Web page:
There are other digital banking innovations of existing traditional banks like UnionBank and RCBC, all of which have received international acclaim for their innovativeness. Having physical branches gives their digital banking consumers a bit of confidence and explains their rising popularity.

Digital banks are the surprise package of the financial system, allowing one to open an account by submitting just one government ID online. Some even allow clients to deposit checks by simply sending its scanned or captured image.

Still, digital banks are a new product that will require its clients to put in more trust in their systems, given the fact that the BSP is still fine-tuning its overarching regulatory environment for their operation.

Role of MSMEs

Winning over micro, small and medium enterprises (MSMEs) to digital banking will also greatly expand financial inclusiveness in the country. A specific area will be in enabling banks and even e-wallet operators to facilitate salary disbursement.

Most MSMEs still rely on cash or check payments for their workers’ weekly or bi-monthly salaries, which does not encourage interaction with the banking system, even if through the use of debit cards or electronic wallets.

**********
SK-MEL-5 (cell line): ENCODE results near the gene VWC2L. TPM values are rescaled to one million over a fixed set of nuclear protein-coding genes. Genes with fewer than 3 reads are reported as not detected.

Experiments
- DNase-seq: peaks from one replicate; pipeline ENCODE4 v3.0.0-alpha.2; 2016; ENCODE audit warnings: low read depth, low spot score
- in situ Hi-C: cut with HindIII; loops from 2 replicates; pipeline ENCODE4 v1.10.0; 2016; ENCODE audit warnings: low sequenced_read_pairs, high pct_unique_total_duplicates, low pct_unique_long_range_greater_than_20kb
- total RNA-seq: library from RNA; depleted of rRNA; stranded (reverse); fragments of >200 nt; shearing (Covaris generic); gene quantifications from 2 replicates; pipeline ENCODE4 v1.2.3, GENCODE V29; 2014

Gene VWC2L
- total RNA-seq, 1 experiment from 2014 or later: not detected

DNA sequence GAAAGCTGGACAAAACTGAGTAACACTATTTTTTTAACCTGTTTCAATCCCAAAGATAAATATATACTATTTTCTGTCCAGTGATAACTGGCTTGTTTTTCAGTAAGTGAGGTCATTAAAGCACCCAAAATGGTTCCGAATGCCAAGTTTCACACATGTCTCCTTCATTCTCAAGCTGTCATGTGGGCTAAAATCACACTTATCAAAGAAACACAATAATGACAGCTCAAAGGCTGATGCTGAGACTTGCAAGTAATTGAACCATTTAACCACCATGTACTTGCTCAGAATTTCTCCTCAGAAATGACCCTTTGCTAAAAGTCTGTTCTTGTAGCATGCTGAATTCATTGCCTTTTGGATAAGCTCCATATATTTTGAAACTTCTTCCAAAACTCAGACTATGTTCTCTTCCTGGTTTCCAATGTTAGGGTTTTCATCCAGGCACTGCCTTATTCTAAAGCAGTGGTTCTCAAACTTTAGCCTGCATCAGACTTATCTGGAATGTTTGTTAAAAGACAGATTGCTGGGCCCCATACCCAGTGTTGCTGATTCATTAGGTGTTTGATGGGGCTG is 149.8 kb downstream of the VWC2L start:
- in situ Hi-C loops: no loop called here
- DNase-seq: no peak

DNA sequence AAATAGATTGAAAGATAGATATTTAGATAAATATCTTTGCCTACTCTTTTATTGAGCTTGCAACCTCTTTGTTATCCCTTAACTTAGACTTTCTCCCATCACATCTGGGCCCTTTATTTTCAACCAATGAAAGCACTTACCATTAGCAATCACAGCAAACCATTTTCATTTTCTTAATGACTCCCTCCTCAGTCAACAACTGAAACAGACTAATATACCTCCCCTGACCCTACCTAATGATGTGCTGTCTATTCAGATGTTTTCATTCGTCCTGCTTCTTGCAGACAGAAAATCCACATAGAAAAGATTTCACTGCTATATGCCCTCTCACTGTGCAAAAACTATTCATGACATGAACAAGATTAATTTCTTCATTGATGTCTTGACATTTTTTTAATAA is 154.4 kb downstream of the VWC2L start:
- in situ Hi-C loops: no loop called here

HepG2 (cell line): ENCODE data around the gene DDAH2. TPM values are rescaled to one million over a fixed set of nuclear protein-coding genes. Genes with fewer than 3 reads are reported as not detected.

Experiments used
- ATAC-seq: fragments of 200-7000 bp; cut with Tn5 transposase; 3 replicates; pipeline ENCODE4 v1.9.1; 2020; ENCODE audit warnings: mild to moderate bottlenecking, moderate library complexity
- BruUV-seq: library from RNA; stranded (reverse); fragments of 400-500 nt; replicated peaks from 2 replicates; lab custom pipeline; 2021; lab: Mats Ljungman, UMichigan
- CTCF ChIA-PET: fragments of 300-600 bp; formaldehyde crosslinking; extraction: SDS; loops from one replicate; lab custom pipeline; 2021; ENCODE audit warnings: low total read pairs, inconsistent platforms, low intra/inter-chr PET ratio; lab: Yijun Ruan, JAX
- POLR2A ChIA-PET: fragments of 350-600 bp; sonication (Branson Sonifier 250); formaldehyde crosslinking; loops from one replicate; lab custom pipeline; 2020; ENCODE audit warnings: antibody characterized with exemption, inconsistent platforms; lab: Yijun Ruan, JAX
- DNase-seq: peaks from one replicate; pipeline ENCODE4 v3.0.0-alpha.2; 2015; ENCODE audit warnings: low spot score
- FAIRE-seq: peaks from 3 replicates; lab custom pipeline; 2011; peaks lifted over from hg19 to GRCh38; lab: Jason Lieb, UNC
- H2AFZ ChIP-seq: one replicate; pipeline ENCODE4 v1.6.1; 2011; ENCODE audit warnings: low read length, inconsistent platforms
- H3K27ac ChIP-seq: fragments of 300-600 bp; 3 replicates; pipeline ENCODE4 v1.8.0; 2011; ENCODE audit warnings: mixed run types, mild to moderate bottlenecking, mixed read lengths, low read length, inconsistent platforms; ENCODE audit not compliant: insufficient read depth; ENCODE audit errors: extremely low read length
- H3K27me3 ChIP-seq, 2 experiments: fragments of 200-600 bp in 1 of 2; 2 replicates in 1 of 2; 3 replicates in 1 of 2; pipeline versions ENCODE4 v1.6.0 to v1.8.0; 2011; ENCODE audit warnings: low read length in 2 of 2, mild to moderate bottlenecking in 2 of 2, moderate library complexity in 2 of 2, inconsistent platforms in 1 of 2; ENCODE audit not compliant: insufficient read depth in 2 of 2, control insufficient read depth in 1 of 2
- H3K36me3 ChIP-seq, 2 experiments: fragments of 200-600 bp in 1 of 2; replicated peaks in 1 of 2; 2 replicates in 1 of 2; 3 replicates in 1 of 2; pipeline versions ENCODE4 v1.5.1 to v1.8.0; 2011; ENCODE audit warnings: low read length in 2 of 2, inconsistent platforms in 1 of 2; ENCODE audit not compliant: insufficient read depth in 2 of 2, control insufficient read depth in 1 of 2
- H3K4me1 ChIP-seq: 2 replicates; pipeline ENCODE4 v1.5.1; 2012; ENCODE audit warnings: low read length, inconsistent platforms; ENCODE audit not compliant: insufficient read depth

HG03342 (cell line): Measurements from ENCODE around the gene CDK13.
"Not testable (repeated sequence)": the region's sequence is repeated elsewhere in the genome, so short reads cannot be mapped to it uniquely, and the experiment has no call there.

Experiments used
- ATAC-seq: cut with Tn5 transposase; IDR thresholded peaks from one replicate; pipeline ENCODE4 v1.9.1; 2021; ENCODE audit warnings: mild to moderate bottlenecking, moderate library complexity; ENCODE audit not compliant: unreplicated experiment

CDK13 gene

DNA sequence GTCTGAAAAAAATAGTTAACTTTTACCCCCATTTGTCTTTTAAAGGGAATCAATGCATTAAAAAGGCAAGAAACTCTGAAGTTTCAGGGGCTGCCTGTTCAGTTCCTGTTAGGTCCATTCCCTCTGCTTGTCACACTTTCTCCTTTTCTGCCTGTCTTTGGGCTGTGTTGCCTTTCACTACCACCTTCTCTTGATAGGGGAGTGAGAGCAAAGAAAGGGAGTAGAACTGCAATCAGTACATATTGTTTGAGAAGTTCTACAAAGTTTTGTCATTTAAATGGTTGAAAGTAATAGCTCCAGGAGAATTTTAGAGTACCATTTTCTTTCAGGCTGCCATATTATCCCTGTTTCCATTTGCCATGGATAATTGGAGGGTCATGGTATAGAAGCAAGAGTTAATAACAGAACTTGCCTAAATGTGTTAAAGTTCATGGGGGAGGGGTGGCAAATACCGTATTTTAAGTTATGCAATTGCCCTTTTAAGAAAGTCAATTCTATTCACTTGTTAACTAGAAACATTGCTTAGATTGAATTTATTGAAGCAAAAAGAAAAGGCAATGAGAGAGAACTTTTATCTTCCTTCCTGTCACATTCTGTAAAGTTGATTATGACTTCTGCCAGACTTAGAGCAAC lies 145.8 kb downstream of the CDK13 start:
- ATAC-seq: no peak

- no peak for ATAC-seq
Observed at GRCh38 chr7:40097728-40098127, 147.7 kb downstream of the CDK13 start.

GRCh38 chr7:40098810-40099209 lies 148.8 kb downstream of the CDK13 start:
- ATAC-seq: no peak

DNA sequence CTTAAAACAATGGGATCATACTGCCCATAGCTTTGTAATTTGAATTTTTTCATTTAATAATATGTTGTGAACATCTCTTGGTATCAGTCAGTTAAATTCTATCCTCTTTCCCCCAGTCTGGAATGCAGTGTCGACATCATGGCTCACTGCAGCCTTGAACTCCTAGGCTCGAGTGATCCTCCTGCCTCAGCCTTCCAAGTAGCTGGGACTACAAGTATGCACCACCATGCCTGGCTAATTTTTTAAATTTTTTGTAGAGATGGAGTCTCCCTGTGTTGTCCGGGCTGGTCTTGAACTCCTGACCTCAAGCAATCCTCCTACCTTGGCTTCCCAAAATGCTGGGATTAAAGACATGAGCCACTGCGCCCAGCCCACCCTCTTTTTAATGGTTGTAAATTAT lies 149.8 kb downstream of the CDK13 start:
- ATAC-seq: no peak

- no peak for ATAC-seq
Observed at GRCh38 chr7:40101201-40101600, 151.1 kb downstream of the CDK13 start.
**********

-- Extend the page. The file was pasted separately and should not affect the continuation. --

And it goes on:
On the other hand, MSMEs also find themselves alienated from the banking system particularly when it comes to borrowing funds to finance expansion plans. On this end, the need to establish a workable credit risk database (CRD) is now in the works.

The BSP is now working with the Japanese International Cooperation Agency (JICA) to generate credit scores for SME borrowers and is expected to launch a new CRD scoring service by 2022. This initiative is part of legislative and administrative reforms to make credit more accessible to MSMEs.

Bringing MSMEs to digital banking will also help in achieving another BSP goal: moving 50 percent of retail payment transactions to digital. The Philippines has a traditionally cash-heavy financial transactional system despite having more than half of its population with smartphones connected to the internet.

There is, indeed, scope for popularizing mobile banking and electronic payments, thus bringing more Filipinos into the financial system and providing them with better tools to create more wealth.

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We are actively using two social networking websites to reach out more often and even interact with and engage our readers, friends and colleagues in the various areas of interest that I tackle in my column. Please like us on www.facebook.com/ReyGamboa and follow us on www.twitter.com/ReyGamboa.

Should you wish to share any insights, write me at Link Edge, 25th Floor, 139 Corporate Center, Valero Street, Salcedo Village, 1227 Makati City. Or e-mail me at reydgamboa@yahoo.com. For a compilation of previous articles, visit www.BizlinksPhilippines.net.